The ipso facto stay in voluntary administration: first decision gives some (limited) guidance

Orla McCoy, Mikhail Glavac
07 Feb 2023
Time to read: 4 minutes

The first reported decision on the ipso facto stay provisions of the Corporations Act provides clarity that they operate as intended in voluntary administration – leaving the trickier issues for another day.

The operation of the ipso facto stay, particularly in voluntary administration, is continuing to exercise the minds of commercial counterparties, particularly on infrastructure and construction projects, and any judicial guidance has been eagerly awaited. The first reported decision has now arrived, and although the Federal Court was not called upon to resolve any particularly complex questions, it did at least provide reassurance that the ipso facto stay will apply to pre-appointment contracts largely in the manner that the market expected (Rathner, in the matter of Citius Property Pty Ltd (Administrator Appointed) [2023] FCA 26).

Citius Property goes into administration and the ipso facto stay arises

Citius Property Pty Ltd is a property management and consultancy company, whose principal asset is a property management agreement with commercial landlord Dexus. On 29 December 2022, an Administrator was appointed to Citius.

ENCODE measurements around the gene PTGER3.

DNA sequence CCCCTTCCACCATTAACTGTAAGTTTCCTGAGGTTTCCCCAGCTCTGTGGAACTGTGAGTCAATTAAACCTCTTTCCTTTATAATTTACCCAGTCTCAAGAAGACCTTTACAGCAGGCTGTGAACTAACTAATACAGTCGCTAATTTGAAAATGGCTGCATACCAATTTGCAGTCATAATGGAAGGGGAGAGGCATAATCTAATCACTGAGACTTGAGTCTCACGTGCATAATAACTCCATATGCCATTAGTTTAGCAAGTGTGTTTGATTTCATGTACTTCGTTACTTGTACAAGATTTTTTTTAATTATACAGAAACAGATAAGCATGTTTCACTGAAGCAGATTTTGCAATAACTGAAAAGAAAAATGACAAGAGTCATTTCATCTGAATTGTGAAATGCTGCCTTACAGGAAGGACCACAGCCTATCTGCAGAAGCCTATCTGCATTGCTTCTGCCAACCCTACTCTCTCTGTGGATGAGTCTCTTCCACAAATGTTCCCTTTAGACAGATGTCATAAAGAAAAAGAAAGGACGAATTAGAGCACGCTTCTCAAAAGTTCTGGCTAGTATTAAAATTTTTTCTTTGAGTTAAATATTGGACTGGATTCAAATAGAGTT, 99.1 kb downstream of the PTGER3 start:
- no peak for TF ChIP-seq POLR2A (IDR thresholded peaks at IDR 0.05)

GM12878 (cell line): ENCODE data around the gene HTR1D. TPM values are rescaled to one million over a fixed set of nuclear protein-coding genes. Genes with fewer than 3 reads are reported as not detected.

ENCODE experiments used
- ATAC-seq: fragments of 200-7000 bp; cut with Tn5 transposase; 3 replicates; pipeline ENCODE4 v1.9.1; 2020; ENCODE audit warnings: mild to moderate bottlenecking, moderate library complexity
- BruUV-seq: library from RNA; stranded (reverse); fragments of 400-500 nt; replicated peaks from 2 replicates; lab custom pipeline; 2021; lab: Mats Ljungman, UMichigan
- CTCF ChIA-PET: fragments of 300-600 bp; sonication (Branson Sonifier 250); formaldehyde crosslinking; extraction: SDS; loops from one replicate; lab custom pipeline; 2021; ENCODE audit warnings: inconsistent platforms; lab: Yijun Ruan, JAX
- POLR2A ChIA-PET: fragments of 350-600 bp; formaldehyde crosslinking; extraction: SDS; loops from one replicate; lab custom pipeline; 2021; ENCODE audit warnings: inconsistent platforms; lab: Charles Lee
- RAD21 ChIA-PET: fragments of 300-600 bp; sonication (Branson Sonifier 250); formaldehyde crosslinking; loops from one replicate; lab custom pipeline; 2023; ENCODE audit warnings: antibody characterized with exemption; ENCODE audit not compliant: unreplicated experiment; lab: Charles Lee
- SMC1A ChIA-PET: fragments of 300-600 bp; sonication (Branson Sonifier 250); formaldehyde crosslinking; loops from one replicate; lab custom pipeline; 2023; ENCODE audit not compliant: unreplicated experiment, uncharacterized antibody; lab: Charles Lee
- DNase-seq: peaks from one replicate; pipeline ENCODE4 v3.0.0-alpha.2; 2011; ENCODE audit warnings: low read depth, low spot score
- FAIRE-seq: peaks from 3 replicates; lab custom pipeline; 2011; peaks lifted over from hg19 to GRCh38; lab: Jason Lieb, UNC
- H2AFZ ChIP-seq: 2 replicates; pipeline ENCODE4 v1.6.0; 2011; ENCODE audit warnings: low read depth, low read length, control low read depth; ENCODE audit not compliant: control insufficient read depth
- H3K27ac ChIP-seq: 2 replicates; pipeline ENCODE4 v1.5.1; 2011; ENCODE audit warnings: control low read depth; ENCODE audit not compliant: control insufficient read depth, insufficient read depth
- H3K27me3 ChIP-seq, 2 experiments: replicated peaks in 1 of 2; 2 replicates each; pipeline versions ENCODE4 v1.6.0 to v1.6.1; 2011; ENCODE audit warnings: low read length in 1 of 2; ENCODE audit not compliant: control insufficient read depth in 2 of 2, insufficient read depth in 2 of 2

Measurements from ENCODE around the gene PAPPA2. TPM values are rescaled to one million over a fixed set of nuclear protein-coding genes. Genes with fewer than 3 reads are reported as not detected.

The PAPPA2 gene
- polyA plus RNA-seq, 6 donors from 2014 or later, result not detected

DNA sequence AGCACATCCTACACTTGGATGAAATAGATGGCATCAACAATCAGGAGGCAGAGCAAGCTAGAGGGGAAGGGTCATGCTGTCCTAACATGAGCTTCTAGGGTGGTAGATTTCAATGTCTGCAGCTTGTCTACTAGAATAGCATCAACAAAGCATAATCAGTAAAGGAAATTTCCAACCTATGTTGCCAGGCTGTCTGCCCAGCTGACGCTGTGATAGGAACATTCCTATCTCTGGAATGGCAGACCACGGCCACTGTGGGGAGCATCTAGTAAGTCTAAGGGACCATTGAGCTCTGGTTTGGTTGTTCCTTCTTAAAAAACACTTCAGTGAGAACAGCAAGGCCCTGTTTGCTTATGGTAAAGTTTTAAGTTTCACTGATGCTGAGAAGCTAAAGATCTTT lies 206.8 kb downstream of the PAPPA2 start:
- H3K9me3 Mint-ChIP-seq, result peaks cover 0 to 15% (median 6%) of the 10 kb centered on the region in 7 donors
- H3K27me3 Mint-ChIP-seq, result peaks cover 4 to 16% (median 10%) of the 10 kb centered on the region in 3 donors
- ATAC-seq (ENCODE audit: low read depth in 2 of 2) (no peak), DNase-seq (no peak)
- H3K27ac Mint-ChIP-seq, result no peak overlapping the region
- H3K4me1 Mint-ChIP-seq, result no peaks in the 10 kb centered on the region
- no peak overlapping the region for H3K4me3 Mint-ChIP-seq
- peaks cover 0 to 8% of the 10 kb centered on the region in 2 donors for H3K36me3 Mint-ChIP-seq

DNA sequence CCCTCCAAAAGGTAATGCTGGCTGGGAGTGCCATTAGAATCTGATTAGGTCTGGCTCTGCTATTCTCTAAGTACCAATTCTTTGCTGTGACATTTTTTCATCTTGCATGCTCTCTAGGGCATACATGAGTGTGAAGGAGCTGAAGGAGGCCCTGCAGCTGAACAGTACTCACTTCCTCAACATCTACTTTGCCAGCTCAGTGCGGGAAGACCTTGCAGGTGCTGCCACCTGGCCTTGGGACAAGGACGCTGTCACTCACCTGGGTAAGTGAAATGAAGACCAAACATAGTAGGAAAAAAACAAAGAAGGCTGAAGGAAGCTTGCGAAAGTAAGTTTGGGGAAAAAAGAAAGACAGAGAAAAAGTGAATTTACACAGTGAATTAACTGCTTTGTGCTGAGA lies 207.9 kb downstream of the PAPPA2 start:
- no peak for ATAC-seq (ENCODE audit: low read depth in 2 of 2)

The Dexus Agreement includes an “ipso facto” clause which permits Dexus to terminate the agreement upon Citius entering administration (among other “insolvency events”), regardless of Citius’ performance of its obligations under the agreement. Under section 451E of the Corporations Act 2001 (Cth), the enforcement of such clauses is restrained during the period of administration and, if the company is subsequently wound up, until the completion of the winding up. It does so by preventing a counterparty from exercising rights solely by reason of the fact of a company’s entry into administration or its financial position (if in administration). The counterparty’s other rights – such as termination for non-performance – are unaffected by the stay.

Noting that section 451E had not previously been the subject of judicial consideration, the Administrator sought orders from the Court to “provide certainty” as to how the provision operates in the external administration of Citius. Specifically, he sought orders “to the effect that, if the administration of Citius ends because of a resolution or order for Citius to be wound up, the stay on the enforcement of certain contractual rights described in section 451E(1) of the Act continues to operate until the winding up of Citius is complete, and that the Administrator is justified and acting reasonably in proceeding on that basis.”